Both the Republicans and the Democrats are in trouble. Both have clearly become dysfunctional. The Republicans have become a kind of white church (most particularly in the South). There is no reason to believe that that will change anytime soon. That “church” demands that its prospective candidates deny global warming, be opposed to any vestige of legal abortion, deny any truth in evolutionary science, and take the position that a healthy economy depends on endless tax cuts. Disbelieving candidates will be shunned. And, unlike more traditional political parties, under the leadership of Donald Trump, Republicans feel no need to increase party membership. They want to be pure.
Democrats do try to appeal to minority voters but that appeal tends to be ineffective because local party organizations which might actively recruit minority members have been allowed to atrophy. Political parties in this country have always been made up of ordinary voters led by a much smaller group of actives. In today’s Democratic Party, too many of those actives have become caught up in promoting social causes (legal abortion, homosexual rights, LGBT rights, gay marriage), which much of their potentially larger Democratic base is either unmoved by or actively oppose. The Democrats appear to have lost the ability to appeal to many of the American workers who at one time made up much of its base.
So, how did the great American political parties come to this pass? The leaders in both parties talk a great deal about principle. Suppose that over the last fifty years, the leaders of the Republicans and of the Democrats had really operated on the basis of three meaningful principles: 1) They had dedicated themselves to being genuinely concerned about improving the health and the welfare of all citizens (or even of just the welfare of their own supporters). 2) They had vowed to be loyal to the voters who had supported them. 3) They agreed between themselves to deal with voters as honestly and as directly as possible. We know that the leadership of both parties fell short of those ideals. Let us think about what they actually did and then think about how things might have been different had they chosen to live by the three principles mentioned. We will deal first with the Republicans.
Fifty years ago, presidential candidate Richard Nixon and the Republican leadership faced a choice. Franklin Roosevelt had created his successful Democratic coalition in the thirties. After Roosevelt died in 1945, Republicans began telling themselves they would have to win over some major voting bloc if they were to again become the majority party. In 1968, fifty years ago, there seemed to be two such voting blocs.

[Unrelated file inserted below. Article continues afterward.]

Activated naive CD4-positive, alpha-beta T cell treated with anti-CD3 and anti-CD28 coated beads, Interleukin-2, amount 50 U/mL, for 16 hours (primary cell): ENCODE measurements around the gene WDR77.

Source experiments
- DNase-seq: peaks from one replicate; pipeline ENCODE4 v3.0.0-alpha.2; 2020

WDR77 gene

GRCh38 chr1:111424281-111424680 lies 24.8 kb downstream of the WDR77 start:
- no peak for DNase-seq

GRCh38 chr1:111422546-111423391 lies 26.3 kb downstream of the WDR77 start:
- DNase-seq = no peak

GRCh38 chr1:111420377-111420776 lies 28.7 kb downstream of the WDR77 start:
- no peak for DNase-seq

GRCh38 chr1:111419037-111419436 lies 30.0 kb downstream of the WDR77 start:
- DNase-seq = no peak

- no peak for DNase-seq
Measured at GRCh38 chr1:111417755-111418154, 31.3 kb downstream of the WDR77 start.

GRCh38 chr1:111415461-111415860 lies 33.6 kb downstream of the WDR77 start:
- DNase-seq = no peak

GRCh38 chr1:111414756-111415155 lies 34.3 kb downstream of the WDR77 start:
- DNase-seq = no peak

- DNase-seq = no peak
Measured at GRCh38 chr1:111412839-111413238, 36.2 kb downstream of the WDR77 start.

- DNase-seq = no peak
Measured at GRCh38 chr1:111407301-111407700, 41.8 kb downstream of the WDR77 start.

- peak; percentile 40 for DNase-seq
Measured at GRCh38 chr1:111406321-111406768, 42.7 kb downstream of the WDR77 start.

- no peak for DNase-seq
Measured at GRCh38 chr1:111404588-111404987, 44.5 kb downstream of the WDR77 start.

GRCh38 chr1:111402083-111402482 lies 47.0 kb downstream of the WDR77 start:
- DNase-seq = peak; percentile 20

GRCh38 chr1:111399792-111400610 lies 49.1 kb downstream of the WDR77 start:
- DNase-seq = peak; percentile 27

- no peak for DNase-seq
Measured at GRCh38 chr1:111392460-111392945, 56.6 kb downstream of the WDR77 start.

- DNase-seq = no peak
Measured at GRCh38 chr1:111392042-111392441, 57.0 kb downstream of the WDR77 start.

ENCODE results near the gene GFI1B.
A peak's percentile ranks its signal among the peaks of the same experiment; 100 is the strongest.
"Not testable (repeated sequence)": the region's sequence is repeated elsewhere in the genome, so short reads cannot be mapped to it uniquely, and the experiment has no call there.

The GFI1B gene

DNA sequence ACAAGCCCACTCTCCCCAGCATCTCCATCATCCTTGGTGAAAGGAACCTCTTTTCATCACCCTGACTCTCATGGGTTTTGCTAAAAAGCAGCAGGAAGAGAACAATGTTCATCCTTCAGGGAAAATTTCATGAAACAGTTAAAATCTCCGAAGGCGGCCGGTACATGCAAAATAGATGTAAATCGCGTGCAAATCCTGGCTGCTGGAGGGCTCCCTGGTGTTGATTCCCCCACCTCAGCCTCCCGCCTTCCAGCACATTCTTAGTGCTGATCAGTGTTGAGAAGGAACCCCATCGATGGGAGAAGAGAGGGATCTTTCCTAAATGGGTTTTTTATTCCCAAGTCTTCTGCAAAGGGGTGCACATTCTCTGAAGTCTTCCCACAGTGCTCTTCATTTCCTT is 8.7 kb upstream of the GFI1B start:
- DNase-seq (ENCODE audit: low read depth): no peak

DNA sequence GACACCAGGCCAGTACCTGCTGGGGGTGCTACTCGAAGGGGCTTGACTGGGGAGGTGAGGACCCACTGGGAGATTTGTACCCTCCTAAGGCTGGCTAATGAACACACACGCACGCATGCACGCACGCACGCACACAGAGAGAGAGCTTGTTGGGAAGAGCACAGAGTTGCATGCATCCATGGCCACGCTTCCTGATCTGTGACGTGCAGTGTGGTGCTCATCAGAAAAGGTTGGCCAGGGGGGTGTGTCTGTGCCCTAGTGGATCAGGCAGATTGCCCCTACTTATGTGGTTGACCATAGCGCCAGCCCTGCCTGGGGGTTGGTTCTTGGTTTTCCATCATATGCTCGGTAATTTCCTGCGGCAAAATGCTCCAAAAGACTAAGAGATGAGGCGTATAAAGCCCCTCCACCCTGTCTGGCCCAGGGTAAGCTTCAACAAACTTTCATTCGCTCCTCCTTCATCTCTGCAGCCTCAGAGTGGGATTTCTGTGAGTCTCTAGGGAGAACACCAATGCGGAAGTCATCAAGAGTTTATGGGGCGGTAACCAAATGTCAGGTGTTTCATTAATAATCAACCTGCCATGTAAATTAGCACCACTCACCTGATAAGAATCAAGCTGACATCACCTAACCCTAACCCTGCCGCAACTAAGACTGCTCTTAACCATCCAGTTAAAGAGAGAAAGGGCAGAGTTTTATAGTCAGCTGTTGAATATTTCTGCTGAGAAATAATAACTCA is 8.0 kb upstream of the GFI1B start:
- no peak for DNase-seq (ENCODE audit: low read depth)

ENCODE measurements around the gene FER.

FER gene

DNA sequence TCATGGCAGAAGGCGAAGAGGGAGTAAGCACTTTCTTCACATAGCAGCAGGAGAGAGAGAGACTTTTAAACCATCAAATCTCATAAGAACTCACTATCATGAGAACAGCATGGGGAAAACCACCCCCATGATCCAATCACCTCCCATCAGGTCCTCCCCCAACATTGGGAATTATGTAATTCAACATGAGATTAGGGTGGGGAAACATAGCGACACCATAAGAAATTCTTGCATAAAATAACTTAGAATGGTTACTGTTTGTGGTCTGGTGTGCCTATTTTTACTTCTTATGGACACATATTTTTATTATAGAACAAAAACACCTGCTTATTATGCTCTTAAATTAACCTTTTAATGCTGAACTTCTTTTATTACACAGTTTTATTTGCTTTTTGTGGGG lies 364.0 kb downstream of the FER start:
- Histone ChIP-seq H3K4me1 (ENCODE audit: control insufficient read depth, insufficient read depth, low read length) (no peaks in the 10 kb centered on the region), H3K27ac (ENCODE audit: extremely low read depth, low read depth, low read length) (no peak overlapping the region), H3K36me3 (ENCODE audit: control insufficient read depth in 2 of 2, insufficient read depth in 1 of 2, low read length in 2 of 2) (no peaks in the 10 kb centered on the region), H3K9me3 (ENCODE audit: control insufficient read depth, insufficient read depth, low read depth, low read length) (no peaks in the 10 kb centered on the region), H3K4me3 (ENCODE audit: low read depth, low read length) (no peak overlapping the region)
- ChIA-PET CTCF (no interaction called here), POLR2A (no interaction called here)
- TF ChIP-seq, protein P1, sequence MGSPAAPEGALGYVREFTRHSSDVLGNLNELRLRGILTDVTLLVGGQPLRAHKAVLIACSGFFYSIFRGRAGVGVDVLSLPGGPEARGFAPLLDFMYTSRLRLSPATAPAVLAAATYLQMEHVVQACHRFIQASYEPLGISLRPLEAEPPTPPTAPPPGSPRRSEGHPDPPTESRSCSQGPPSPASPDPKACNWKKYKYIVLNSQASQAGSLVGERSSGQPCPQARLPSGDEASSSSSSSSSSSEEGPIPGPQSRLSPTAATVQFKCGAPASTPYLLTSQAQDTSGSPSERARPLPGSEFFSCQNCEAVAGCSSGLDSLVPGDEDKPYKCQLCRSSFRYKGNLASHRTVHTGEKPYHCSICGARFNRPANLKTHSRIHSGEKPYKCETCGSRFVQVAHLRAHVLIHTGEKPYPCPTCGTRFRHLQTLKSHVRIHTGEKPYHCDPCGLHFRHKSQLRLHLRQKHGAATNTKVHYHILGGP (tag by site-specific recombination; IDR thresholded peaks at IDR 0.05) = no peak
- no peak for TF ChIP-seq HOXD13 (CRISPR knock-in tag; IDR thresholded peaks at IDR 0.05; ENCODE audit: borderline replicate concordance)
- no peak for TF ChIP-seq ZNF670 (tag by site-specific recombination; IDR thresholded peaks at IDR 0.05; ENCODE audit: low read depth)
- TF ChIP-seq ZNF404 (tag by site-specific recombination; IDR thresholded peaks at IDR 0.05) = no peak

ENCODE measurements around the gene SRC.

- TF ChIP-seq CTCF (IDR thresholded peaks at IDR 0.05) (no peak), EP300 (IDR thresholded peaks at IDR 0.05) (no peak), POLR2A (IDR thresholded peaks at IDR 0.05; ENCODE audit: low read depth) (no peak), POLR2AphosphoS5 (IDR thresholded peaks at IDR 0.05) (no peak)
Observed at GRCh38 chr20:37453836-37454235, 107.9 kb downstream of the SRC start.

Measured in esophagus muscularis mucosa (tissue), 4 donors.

One choice was to campaign to the huge number of black voters who had moved out of the South (the Republicans could also anticipate that when black citizens in the South were allowed to vote, they would move to the Republicans). Black voters had always been Republicans, partly in gratitude for the Republican Party’s and for Abraham Lincoln’s role in freeing the slaves. And, their continuing support for Republicans made sense (the white south they had fled had been dominated by conservative white Democrats). Black citizens had an agricultural back ground, were family oriented and religious (through the forties and fifties their divorce and illegitimacy rates were not much different than those of whites). They were natural Republicans.
Or, the Republicans could go after the Southern white vote. Republicans did not believe that they could appeal to both groups. They would have to make a choice. Unlike black voters, southern whites had always been Democrats, and many were clearly racist. But despite that, Richard Nixon and the Republicans made a conscious decision to turn their backs on black voters who had been loyally Republican all those years and instead try to win over racist whites in the South. The Republicans did not win the South until the 1972 election (maverick Democrat George Wallace carried the South in 1968).